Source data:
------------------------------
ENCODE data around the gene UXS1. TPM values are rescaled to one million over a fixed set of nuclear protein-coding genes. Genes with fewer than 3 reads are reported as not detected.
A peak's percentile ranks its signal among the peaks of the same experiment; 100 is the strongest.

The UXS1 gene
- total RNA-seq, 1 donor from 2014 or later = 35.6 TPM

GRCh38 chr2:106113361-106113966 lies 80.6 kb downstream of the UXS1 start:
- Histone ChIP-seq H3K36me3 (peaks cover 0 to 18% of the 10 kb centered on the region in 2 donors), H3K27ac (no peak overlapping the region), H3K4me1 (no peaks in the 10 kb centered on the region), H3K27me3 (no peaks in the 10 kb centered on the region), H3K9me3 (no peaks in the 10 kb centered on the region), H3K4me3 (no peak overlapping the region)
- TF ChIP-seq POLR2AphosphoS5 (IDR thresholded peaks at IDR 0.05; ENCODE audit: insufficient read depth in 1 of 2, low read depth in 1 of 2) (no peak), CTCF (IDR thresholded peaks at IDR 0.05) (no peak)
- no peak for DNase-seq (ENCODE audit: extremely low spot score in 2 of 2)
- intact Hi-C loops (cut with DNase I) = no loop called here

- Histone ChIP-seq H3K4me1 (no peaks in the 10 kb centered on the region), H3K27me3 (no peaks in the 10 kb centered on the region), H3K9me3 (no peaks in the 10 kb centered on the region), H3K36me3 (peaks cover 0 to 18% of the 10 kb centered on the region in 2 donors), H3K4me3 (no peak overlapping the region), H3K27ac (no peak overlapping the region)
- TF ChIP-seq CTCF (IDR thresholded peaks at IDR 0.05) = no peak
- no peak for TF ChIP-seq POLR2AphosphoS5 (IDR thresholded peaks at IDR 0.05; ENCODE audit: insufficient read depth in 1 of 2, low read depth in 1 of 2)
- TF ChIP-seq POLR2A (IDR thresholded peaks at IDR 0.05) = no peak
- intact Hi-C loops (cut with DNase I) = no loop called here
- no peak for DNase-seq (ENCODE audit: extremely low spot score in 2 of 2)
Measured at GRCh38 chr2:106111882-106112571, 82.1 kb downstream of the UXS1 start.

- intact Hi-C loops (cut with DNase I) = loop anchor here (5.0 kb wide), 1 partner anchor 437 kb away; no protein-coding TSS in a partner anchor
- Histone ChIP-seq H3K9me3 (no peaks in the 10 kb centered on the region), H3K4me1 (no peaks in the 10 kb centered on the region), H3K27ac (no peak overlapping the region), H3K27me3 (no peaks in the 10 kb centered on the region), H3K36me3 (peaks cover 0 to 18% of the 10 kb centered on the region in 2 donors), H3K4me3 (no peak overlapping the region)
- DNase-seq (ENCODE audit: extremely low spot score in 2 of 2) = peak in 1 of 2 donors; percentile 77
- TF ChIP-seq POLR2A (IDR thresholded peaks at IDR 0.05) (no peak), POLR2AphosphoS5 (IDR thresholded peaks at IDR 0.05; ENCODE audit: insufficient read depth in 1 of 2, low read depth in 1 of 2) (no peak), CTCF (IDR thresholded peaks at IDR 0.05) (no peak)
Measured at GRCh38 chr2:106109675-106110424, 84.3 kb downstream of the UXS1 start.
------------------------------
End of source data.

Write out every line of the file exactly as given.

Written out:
ENCODE data around the gene UXS1. TPM values are rescaled to one million over a fixed set of nuclear protein-coding genes. Genes with fewer than 3 reads are reported as not detected.
A peak's percentile ranks its signal among the peaks of the same experiment; 100 is the strongest.

The UXS1 gene
- total RNA-seq, 1 donor from 2014 or later = 35.6 TPM

GRCh38 chr2:106113361-106113966 lies 80.6 kb downstream of the UXS1 start:
- Histone ChIP-seq H3K36me3 (peaks cover 0 to 18% of the 10 kb centered on the region in 2 donors), H3K27ac (no peak overlapping the region), H3K4me1 (no peaks in the 10 kb centered on the region), H3K27me3 (no peaks in the 10 kb centered on the region), H3K9me3 (no peaks in the 10 kb centered on the region), H3K4me3 (no peak overlapping the region)
- TF ChIP-seq POLR2AphosphoS5 (IDR thresholded peaks at IDR 0.05; ENCODE audit: insufficient read depth in 1 of 2, low read depth in 1 of 2) (no peak), CTCF (IDR thresholded peaks at IDR 0.05) (no peak)
- no peak for DNase-seq (ENCODE audit: extremely low spot score in 2 of 2)
- intact Hi-C loops (cut with DNase I) = no loop called here

- Histone ChIP-seq H3K4me1 (no peaks in the 10 kb centered on the region), H3K27me3 (no peaks in the 10 kb centered on the region), H3K9me3 (no peaks in the 10 kb centered on the region), H3K36me3 (peaks cover 0 to 18% of the 10 kb centered on the region in 2 donors), H3K4me3 (no peak overlapping the region), H3K27ac (no peak overlapping the region)
- TF ChIP-seq CTCF (IDR thresholded peaks at IDR 0.05) = no peak
- no peak for TF ChIP-seq POLR2AphosphoS5 (IDR thresholded peaks at IDR 0.05; ENCODE audit: insufficient read depth in 1 of 2, low read depth in 1 of 2)
- TF ChIP-seq POLR2A (IDR thresholded peaks at IDR 0.05) = no peak
- intact Hi-C loops (cut with DNase I) = no loop called here
- no peak for DNase-seq (ENCODE audit: extremely low spot score in 2 of 2)
Measured at GRCh38 chr2:106111882-106112571, 82.1 kb downstream of the UXS1 start.

- intact Hi-C loops (cut with DNase I) = loop anchor here (5.0 kb wide), 1 partner anchor 437 kb away; no protein-coding TSS in a partner anchor
- Histone ChIP-seq H3K9me3 (no peaks in the 10 kb centered on the region), H3K4me1 (no peaks in the 10 kb centered on the region), H3K27ac (no peak overlapping the region), H3K27me3 (no peaks in the 10 kb centered on the region), H3K36me3 (peaks cover 0 to 18% of the 10 kb centered on the region in 2 donors), H3K4me3 (no peak overlapping the region)
- DNase-seq (ENCODE audit: extremely low spot score in 2 of 2) = peak in 1 of 2 donors; percentile 77
- TF ChIP-seq POLR2A (IDR thresholded peaks at IDR 0.05) (no peak), POLR2AphosphoS5 (IDR thresholded peaks at IDR 0.05; ENCODE audit: insufficient read depth in 1 of 2, low read depth in 1 of 2) (no peak), CTCF (IDR thresholded peaks at IDR 0.05) (no peak)
Measured at GRCh38 chr2:106109675-106110424, 84.3 kb downstream of the UXS1 start.